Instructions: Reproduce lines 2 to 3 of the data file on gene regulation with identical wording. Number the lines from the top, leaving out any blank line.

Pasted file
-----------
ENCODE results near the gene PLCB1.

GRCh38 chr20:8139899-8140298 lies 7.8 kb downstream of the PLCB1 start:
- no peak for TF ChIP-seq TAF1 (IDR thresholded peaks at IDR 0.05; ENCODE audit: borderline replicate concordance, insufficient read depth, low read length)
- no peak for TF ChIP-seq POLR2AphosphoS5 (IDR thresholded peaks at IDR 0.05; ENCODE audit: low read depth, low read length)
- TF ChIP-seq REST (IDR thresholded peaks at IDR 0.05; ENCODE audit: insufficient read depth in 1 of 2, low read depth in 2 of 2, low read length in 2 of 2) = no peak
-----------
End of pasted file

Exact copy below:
GRCh38 chr20:8139899-8140298 lies 7.8 kb downstream of the PLCB1 start:
- no peak for TF ChIP-seq TAF1 (IDR thresholded peaks at IDR 0.05; ENCODE audit: borderline replicate concordance, insufficient read depth, low read length)